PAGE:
Over the years, a city one-quarter the size of Dublin has produced hundreds of soccer internationals for the Netherlands’ national teams.
Due to infrastructure installed by the Dutch mandarins of the game, players imported from Paramaribo, the capital city of the former Dutch colony of Suriname, have made for world-class personnel for the likes of Ajax in Amsterdam and Feyenoord of Rotterdam.
The Dutch development experience now has the potential to take shape in the Football Association of Ireland, with the further appointment of new high performance director Ruud Dokter, who will be with the FAI until 2020.
This period should be long enough to put in place a mechanism that will develop young boys and girls from the diverse ethnic backgrounds now resident in the Republic of Ireland.
To date, despite the fact that the FAI was funded by the Government to formulate an intercultural plan, there is very little evidence that the operational parts of the plan have been successful, with low representation of the target demographic at representative level, whether in the emerging talent process or in the women’s game.
The Dutch model, meanwhile, continues to produce talent from its international diaspora. These new players coming on stream follow in the footsteps of Dutch masters like Aron Mohamed Winter, Reginald Waldi Blinker, Edgar Davids and Clarence Seedorf.
His career starting at the tender age of seven, Clarence Seedorf grew up in a soccer-mad family in Suriname. After turning professional with Ajax in the Netherlands, he was snapped up by Sampdoria of Italy. He then signed for Real Madrid in 1996. Overal had a very successful career with a string of clubs including Inter Milan, AC Milan and Botafogo.
Retired since January 2014, Seedorf is now running a management company called On International and owns three Japanese restaurants in Italy. He is a board member of the Laureus Sport for Good Foundation, a founder of the educational foundation Champions for Children and a member of the Nelson Mandela Foundation. Now and again he finds time to sit on TV panels as a pundit.
One of the best midfield player of the nineties, Edgar Davids was combative and energetic yet creative and skilful midfielder, nicknamed ‘The Pitbull’ by Louis van Gaal because of his marking ability, aggression and hard-tackling style of play.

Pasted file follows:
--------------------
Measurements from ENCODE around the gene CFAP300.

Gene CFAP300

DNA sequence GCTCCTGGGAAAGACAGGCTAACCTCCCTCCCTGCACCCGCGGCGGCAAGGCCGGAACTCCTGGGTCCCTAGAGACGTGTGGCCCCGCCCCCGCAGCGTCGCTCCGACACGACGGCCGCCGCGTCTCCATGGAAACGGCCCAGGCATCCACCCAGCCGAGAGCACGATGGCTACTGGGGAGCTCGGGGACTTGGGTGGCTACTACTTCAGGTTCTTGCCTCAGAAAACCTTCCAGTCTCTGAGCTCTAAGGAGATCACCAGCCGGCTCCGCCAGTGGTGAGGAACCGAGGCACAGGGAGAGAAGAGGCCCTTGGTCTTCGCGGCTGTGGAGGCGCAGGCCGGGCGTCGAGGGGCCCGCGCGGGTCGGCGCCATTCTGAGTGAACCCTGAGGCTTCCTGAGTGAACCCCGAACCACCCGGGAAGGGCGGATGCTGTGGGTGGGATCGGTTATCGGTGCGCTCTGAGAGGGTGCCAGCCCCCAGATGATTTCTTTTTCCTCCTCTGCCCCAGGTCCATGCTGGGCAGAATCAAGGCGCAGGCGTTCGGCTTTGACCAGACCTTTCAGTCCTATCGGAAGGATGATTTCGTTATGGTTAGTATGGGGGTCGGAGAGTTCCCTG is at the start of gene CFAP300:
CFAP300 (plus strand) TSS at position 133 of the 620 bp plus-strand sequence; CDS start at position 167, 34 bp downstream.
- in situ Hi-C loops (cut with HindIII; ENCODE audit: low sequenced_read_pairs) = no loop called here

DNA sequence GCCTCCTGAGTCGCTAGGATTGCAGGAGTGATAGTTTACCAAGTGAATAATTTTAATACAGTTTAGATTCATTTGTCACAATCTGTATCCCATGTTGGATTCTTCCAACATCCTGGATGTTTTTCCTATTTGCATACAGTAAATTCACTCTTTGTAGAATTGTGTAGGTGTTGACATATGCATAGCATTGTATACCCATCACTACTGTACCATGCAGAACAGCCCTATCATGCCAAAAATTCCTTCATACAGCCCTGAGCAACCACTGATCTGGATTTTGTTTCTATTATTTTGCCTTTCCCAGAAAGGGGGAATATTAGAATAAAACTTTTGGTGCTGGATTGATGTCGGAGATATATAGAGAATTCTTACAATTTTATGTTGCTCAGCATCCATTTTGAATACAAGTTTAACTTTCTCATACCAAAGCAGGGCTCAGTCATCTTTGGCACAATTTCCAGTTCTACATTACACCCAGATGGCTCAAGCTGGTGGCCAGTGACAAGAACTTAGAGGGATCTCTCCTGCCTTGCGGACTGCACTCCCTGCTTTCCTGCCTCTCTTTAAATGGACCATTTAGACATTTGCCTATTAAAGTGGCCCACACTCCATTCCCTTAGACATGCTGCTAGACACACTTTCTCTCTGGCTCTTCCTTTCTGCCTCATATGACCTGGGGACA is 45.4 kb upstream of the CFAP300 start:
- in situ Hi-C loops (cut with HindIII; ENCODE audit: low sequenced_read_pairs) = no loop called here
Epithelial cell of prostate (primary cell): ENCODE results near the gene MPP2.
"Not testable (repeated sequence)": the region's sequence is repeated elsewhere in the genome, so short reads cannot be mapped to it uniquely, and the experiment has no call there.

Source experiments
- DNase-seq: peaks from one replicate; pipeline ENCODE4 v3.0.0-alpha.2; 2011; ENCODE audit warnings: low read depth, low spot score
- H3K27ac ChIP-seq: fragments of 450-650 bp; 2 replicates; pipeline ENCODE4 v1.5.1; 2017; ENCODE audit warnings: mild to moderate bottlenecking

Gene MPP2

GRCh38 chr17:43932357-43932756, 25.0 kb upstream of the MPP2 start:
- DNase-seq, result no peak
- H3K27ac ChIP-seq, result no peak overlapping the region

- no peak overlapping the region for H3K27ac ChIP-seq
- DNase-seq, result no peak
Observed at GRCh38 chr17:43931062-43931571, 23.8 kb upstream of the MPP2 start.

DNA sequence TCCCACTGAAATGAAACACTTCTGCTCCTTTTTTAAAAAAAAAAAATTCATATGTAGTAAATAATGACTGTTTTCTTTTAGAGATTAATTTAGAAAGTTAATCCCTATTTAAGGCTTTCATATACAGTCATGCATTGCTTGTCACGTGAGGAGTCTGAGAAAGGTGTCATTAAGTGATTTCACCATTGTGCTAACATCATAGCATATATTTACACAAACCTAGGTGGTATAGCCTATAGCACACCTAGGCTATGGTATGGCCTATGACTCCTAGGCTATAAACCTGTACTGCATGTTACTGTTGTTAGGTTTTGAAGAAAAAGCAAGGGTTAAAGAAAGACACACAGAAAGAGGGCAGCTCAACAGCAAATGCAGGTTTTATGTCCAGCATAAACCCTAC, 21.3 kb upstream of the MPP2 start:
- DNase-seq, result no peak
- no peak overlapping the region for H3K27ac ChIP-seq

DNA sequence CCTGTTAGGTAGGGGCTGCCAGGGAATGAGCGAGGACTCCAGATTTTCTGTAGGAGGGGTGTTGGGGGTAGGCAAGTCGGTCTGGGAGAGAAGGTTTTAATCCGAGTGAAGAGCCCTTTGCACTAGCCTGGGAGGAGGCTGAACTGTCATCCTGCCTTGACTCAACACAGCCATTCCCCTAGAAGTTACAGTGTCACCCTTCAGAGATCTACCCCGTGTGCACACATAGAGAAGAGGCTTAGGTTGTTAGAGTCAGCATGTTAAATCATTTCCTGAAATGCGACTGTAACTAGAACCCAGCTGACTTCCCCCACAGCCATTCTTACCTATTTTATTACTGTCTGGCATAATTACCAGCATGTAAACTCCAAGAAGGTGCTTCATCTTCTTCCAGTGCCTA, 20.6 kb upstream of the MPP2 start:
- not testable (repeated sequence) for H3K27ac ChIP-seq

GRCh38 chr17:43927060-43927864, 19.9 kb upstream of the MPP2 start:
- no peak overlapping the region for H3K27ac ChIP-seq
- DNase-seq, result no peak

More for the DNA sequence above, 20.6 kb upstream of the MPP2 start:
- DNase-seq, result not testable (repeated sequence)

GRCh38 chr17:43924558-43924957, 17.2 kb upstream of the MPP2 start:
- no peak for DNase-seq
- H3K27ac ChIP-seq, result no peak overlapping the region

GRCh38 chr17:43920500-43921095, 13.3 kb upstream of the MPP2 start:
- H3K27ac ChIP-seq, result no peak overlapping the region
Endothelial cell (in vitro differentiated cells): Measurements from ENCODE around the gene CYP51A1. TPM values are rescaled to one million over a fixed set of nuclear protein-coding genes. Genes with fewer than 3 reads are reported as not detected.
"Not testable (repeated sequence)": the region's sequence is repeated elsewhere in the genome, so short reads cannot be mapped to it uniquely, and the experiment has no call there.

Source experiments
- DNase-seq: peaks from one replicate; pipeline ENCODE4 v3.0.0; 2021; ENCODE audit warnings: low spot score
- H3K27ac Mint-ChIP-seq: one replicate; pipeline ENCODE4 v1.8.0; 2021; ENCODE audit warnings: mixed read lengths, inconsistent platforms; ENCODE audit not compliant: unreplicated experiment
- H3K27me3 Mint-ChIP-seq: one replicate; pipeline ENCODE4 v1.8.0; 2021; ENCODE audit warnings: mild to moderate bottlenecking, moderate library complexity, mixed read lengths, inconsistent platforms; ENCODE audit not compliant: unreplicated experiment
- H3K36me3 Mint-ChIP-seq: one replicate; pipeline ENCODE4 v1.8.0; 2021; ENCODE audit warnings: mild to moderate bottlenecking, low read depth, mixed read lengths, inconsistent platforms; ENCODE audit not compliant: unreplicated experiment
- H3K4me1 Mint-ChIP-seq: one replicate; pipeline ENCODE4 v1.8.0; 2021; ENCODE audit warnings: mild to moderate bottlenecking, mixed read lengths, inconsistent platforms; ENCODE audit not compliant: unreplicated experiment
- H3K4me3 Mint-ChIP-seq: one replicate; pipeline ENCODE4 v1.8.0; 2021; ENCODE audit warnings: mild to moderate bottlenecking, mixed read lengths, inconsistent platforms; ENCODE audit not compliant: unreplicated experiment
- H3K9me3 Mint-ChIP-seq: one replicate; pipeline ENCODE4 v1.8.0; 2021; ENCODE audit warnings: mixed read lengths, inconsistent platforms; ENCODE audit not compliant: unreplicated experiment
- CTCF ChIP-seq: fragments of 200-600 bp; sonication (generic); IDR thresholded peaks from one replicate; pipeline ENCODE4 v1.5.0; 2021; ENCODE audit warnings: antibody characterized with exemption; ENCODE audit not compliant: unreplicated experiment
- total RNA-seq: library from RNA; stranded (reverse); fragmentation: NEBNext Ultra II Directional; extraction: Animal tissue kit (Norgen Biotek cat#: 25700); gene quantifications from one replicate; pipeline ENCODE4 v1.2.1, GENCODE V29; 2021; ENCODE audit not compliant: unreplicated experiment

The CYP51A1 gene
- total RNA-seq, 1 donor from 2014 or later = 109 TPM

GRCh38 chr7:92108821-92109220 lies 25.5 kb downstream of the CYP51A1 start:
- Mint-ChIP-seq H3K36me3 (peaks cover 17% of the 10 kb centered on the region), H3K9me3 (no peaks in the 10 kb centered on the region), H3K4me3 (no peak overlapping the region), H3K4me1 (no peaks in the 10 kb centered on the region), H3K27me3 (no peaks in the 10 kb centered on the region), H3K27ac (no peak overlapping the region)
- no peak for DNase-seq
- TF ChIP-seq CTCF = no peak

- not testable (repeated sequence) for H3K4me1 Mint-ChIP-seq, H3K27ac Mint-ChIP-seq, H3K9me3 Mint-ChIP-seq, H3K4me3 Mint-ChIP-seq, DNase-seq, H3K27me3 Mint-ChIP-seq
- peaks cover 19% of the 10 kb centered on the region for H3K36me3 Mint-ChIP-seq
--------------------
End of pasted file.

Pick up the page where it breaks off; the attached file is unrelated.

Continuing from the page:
In 2004, Davids was one of the players chosen by Pelé to feature in the FIFA 100, his list of the world’s greatest living soccer players. His career spanned Ajax, AC Milan, Juventus, Barcelona FC and Inter Milan, as well as earning 60 caps for the Netherlands.
Davids is now retired and only plays in non-league English teams, where he gets paid by the match. Recently he started a new fashion label called Monta Soccer, which sells urban style clothes around the world. Davids is a big promoter of ‘freestyle’ and street football, and has worked with former Sari freestyle champion Hoai-Nam Nguyen.
Reginald Waldi Blinker
Born in Paramaribo on 4 July 1969, Reginald Waldi Blinker made his debut in professional soccer in 1986 with Feyenoord, where he had 238 appearances and scored 45 goals. In 1996 he moved to Sheffield Wednesday, with whom he played 42 games.
Glasgow Celtic spotted his talent and transferred him to Scotland, where he got mixed reactions from fans. In 2001 he moved on to Sparta Rotterdam where he stayed until 2006. On retirement he established Life after Football, a journal and platform for retired players.
Aron Mohamed Winter
A retired footballer of Chinese and Surinamese heritage, Aron Mohamed Winter was born in 1967 in Paramaribo, where he started playing soccer at the relatively late stage of 19 years of age. He joined Ajax, where he made his debut in professional soccer in 1988. In 1992, he switched to Lazio where he played for four seasons before moving to Milan to play with Inter, and win a Uefa Cup.
In 1999 he was back in Ajax but in 2001 he was loaned to Sparta Rotterdam where, in 2003, he finished his career. Winter made 519 league appearances and scored 76 goals in his career. Currently, Winter is coach with the Dutch U19 team.
This is part two of a new series for Metro Éireann Sport presented by Sport Against Racism Ireland (Sari)